Nokia Technologies: Our business group and a reportable segment focused on advanced technology development and licensing.

Non-Standalone (NSA): Network architecture that is built over an existing 4G network.

Nuage Networks: A Nokia brand, focused on creating Software Defined Networking (SDN) solutions that simplify and automate communication service providers’ cloud networks and enterprise Wide Area Networks (SD-WAN).

Operating System (OS): Software that controls the basic operation of a computer or a mobile device, such as managing the processor and memory. The term is also often used to refer more generally to the software within a device e.g. the user interface.

Packet: Part of a message transmitted over a packet-switched network.

Platform: Software platform is a term used to refer to an operating system or programming environment, or a combination of the two.

PON (Passive Optical Network): A fiber access architecture in which unpowered fiber optic splitters are used to enable a single optical fiber to serve multiple end-points without having to provide individual fibers between the hub and customer.

Programmable world: A world where connectivity will expand massively, linking people as well as billions of physical objects – from cars, home appliances and smartphones, to wearables, industrial equipment and health monitors. What distinguishes the Programmable World from the Internet of Things (IoT) is the intelligence that is added to data to allow people to interpret and use it, rather than just capture it.

PSE-3: The PSE-3 chipset is the first coherent digital signal processor to implement Probabilistic Constellation Shaping (PCS), a modulation technique pioneered by Nokia Bell Labs.

RAN (Radio Access Network): A mobile telecommunications system consisting of radio base stations and transmission equipment.

SDAN: Software Defined Access Network.

SDN (Software-Defined Network): Decoupling of network control and data forwarding to simplify and automate connections in data centers, clouds and across the wide area.

SD-WAN: Software-Defined Networking in a Wide Area Network (WAN) that simplifies and automates enterprise networks, seamlessly connecting users and applications, from branch office to cloud.

SEP (Standard-Essential Patent): Generally, patents needed to produce products which work on a standard, which companies declare as essential and agree to license on Fair, Reasonable and Non-Discriminatory (FRAND) terms. Can be referred to as essential patent also.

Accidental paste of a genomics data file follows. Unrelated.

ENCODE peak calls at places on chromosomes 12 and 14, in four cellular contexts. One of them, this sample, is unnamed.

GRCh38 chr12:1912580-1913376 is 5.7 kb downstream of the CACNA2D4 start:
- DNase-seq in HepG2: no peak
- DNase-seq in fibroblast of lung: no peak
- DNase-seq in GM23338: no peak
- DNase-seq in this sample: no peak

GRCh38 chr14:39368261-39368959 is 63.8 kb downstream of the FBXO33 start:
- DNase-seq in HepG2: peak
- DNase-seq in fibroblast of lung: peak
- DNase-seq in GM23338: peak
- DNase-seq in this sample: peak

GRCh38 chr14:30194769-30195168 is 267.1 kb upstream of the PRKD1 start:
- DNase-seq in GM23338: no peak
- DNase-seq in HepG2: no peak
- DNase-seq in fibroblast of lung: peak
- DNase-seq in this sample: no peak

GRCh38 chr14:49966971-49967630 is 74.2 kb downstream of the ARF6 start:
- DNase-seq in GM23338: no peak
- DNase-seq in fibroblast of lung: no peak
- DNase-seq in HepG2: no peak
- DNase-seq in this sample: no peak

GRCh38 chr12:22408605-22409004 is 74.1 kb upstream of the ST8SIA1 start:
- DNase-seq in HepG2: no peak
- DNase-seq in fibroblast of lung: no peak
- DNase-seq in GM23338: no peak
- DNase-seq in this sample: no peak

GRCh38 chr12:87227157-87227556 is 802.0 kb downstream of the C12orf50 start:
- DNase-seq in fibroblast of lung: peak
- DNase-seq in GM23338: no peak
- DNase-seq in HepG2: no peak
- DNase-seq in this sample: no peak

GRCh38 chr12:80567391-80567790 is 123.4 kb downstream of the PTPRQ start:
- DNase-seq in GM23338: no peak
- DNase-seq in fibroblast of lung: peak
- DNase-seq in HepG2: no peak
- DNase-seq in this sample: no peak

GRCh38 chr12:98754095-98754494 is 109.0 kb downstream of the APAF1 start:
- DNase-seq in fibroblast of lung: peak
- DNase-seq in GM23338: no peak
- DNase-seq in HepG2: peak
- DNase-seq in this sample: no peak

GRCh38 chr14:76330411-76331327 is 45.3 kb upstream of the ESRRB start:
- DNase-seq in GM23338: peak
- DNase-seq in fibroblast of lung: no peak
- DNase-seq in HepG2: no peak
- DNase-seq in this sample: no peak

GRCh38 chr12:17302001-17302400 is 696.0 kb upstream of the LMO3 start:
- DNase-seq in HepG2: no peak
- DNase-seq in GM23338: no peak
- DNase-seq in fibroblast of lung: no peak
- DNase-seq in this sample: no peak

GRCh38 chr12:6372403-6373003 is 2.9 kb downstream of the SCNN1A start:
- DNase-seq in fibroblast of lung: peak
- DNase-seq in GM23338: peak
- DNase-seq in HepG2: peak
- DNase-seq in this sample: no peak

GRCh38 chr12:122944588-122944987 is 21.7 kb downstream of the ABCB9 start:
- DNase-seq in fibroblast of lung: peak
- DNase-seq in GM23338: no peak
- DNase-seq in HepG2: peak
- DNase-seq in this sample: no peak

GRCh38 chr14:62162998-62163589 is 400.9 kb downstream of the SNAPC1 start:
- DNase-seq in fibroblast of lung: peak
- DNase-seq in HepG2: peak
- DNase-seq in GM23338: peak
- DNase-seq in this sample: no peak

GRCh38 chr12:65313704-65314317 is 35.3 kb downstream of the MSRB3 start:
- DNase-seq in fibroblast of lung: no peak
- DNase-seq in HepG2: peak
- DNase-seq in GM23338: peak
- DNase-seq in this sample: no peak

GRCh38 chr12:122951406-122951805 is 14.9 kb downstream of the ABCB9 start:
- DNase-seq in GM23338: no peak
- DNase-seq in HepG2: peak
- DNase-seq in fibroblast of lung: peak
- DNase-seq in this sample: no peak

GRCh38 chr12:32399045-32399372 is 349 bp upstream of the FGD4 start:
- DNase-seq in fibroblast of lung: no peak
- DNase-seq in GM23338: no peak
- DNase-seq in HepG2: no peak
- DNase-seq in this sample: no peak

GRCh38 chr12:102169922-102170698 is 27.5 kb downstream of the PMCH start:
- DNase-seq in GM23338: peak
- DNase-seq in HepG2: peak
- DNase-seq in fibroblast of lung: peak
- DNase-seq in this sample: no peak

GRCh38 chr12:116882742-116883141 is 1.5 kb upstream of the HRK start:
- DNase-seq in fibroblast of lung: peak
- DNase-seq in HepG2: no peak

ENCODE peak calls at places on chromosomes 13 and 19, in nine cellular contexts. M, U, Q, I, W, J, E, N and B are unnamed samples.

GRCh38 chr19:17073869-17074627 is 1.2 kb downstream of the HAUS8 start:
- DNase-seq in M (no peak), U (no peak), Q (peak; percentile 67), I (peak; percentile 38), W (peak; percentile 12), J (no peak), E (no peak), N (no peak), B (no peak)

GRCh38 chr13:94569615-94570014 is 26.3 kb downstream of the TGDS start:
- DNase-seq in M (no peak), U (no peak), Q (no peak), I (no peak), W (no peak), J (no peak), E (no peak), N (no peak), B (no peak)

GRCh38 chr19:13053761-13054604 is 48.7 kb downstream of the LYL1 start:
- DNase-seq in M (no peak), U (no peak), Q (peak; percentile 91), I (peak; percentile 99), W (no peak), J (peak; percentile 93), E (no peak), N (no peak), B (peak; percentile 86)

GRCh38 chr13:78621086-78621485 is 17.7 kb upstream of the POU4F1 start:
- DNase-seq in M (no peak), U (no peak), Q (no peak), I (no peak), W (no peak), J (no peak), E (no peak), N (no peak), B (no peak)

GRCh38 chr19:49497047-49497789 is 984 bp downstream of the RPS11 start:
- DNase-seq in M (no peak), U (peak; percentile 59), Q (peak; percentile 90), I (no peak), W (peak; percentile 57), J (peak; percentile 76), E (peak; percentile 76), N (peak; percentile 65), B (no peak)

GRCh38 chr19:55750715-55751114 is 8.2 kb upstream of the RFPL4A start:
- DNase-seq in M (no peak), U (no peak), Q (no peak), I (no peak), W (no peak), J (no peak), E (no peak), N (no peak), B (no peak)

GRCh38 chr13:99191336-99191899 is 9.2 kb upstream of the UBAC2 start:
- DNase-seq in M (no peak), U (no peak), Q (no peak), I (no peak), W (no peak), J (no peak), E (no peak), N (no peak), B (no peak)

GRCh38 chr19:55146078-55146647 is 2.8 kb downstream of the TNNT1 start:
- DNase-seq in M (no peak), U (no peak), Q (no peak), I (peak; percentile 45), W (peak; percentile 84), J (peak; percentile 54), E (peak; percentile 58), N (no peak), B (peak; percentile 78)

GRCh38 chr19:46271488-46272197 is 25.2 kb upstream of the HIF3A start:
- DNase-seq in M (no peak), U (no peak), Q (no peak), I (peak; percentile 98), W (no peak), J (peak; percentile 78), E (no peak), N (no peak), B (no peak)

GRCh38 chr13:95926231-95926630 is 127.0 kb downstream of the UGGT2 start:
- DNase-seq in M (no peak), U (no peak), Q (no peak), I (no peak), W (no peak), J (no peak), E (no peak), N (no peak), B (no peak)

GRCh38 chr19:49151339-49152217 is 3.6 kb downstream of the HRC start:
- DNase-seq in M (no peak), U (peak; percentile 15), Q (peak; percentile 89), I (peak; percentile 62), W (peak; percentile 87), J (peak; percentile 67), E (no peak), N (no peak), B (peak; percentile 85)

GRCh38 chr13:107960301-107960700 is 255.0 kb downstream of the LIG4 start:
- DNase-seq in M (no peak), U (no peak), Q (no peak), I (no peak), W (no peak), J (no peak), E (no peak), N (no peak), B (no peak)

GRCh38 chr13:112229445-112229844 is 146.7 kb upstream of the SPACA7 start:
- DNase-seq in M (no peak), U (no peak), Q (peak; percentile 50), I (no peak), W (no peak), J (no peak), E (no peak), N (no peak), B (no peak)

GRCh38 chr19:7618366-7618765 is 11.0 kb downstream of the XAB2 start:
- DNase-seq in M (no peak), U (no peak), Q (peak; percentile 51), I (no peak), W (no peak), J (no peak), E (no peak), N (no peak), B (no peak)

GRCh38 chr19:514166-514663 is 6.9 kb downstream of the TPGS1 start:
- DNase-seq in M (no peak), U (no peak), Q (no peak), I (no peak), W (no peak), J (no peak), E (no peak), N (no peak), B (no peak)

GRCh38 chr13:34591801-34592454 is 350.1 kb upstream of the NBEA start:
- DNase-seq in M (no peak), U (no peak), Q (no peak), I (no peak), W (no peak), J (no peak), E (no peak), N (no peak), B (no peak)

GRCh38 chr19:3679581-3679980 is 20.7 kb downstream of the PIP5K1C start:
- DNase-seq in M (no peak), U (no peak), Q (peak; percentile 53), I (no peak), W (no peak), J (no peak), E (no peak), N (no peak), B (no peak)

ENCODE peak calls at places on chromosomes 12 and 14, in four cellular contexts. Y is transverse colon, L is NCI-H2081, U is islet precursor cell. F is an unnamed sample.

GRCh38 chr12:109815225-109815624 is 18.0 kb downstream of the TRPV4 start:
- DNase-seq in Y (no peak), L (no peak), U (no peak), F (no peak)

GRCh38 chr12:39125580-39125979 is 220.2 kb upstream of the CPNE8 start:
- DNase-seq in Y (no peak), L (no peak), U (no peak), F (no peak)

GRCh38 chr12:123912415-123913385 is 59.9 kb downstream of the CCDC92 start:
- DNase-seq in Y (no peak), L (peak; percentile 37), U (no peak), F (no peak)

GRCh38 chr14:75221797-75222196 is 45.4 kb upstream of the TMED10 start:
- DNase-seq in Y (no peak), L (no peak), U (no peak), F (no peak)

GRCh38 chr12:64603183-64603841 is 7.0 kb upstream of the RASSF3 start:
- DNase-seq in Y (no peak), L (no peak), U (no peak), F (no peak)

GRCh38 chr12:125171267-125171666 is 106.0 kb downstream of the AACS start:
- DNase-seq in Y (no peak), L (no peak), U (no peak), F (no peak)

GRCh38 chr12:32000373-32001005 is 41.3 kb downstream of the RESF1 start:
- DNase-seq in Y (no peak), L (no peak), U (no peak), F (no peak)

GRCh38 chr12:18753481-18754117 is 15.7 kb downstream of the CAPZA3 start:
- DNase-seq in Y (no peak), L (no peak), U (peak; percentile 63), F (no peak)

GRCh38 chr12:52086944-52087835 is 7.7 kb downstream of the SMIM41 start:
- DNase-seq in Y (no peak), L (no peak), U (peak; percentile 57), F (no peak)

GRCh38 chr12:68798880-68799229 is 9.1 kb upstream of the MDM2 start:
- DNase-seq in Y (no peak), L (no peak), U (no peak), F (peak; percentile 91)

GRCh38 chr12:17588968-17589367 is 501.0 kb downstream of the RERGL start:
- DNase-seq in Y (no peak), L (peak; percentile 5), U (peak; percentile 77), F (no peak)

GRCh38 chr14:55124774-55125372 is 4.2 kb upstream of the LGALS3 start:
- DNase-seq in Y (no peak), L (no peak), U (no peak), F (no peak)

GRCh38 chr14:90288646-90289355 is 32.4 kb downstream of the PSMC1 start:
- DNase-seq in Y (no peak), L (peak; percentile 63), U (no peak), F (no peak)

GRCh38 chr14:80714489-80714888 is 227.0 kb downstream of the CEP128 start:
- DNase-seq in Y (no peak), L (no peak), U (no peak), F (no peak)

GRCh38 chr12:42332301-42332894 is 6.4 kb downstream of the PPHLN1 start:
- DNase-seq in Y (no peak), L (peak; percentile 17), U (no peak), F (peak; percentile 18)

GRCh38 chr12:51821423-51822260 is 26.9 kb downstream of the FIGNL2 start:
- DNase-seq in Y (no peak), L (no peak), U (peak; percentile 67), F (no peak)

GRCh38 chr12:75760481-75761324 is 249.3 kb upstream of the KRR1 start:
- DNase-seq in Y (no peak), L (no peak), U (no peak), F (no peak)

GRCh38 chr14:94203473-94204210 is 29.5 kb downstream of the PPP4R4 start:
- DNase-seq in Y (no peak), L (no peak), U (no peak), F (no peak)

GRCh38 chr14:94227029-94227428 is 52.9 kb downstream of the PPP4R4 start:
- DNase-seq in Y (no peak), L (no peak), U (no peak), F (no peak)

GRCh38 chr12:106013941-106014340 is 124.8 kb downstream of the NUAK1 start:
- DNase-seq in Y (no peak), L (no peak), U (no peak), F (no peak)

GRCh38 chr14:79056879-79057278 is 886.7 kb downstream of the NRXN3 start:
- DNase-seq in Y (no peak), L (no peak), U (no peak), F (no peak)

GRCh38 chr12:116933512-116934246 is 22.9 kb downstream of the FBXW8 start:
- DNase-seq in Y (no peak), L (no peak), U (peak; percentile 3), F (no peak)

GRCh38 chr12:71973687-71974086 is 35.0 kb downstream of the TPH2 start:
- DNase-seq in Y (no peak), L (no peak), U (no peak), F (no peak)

Single RAN: Single RAN (S-RAN) allows different radio technologies to be provided at the same time from a single base station, using a multi-purpose platform.

Small cells: Low-powered radio access nodes (micro cells or picocells) that are a vital element in handling very dense data traffic demands. 3G and LTE small cells use spectrum licensed by the operator; Wi-Fi uses unlicensed spectrum which is therefore not under the operator’s exclusive control.

Standalone (SA): Network architecture that allows independent operation of a 5G service without interaction with an existing 4G core and 4G radio network.

Technology licensing: Generally refers an agreement or arrangement where under certain terms a company provides another company with its technology and possibly know-how, whether protected by intellectual property or not, for use in products or services offered by the other company.

Telco cloud: Applying cloud computing, SDN and NFV principles in telecommunications environment, e.g. separating application software from underlying hardware with automated, programmable interfaces while still retaining telecommunications requirements such as high availability and low latency.

Transmission: The action of conveying signals from one point to one or more other points.

TXLE (Technical Extra-Large Enterprise): Technically sophisticated companies, such as banks, that invest heavily in their own network infrastructures to gain a key competitive advantage.

VDSL2 (Very High Bit Rate Digital Subscriber Line 2): A fixed broadband technology, the successor of ADSL. Launched in 2007, it typically delivers a 30Mbps broadband service from a street cabinet (also called a “Fiber-to-the-Node” deployment) over existing telephone lines.

VDSL2 vectoring: A fixed broadband technology launched in 2011, able to deliver up to 100Mbps over a VDSL2 line by applying noise cancellation techniques to remove cross-talk between neighboring VDSL2 lines.

Virtual Reality (VR): The simulation of a three-dimensional image or environment that can be interacted with in a seemingly real or physical way by a person using special electronic equipment, such as a helmet with a screen inside or gloves fitted with sensors.

VoLTE (Voice over LTE): Required to offer voice services on an all-IP LTE network and generally provided using IP Multimedia Subsystem, which is an architectural framework designed to deliver IP-based multimedia services on telecommunications networks; standardized by 3GPP.

WAN (Wide Area Network): A geographically distributed private telecommunications network that interconnects multiple local area networks.

WCDMA (Wideband Code Division Multiple Access): A thirdgeneration mobile wireless technology that offers high data speeds to mobile and portable wireless devices. Also referred to as 3G.

Webscale companies: Companies – such as Google, Microsoft, and Alibaba – which are investing in cloud technology and network infrastructure on an increasing scale to fulfill their needs for massive, mission-critical networks.

WING: Worldwide IoT Network Grid is a managed service that offers CSPs the ability to support their enterprise customers with global IoT connectivity across borders and technologies.

WLAN (Wireless Local Area Network): A local area network using wireless connections, such as radio, microwave or infrared links, in place of physical cables.